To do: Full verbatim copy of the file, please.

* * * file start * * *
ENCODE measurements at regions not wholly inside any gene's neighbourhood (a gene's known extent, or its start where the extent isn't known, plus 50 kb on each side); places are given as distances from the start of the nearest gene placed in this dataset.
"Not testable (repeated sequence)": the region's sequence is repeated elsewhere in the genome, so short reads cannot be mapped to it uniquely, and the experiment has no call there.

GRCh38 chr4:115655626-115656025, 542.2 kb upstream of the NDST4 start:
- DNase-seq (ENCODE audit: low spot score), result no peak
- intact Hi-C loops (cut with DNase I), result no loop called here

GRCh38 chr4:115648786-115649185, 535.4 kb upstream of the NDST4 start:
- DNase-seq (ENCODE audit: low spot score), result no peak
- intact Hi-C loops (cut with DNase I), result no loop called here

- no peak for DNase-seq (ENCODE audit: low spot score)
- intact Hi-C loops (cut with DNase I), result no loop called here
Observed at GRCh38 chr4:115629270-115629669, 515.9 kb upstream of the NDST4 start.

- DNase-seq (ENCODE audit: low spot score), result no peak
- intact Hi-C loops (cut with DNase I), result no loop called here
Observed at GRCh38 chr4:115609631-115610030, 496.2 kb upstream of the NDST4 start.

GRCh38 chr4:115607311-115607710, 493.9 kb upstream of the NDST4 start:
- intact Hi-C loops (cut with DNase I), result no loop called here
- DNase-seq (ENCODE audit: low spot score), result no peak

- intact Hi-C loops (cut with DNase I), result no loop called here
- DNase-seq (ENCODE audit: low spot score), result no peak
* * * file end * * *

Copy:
ENCODE measurements at regions not wholly inside any gene's neighbourhood (a gene's known extent, or its start where the extent isn't known, plus 50 kb on each side); places are given as distances from the start of the nearest gene placed in this dataset.
"Not testable (repeated sequence)": the region's sequence is repeated elsewhere in the genome, so short reads cannot be mapped to it uniquely, and the experiment has no call there.

GRCh38 chr4:115655626-115656025, 542.2 kb upstream of the NDST4 start:
- DNase-seq (ENCODE audit: low spot score), result no peak
- intact Hi-C loops (cut with DNase I), result no loop called here

GRCh38 chr4:115648786-115649185, 535.4 kb upstream of the NDST4 start:
- DNase-seq (ENCODE audit: low spot score), result no peak
- intact Hi-C loops (cut with DNase I), result no loop called here

- no peak for DNase-seq (ENCODE audit: low spot score)
- intact Hi-C loops (cut with DNase I), result no loop called here
Observed at GRCh38 chr4:115629270-115629669, 515.9 kb upstream of the NDST4 start.

- DNase-seq (ENCODE audit: low spot score), result no peak
- intact Hi-C loops (cut with DNase I), result no loop called here
Observed at GRCh38 chr4:115609631-115610030, 496.2 kb upstream of the NDST4 start.

GRCh38 chr4:115607311-115607710, 493.9 kb upstream of the NDST4 start:
- intact Hi-C loops (cut with DNase I), result no loop called here
- DNase-seq (ENCODE audit: low spot score), result no peak

- intact Hi-C loops (cut with DNase I), result no loop called here
- DNase-seq (ENCODE audit: low spot score), result no peak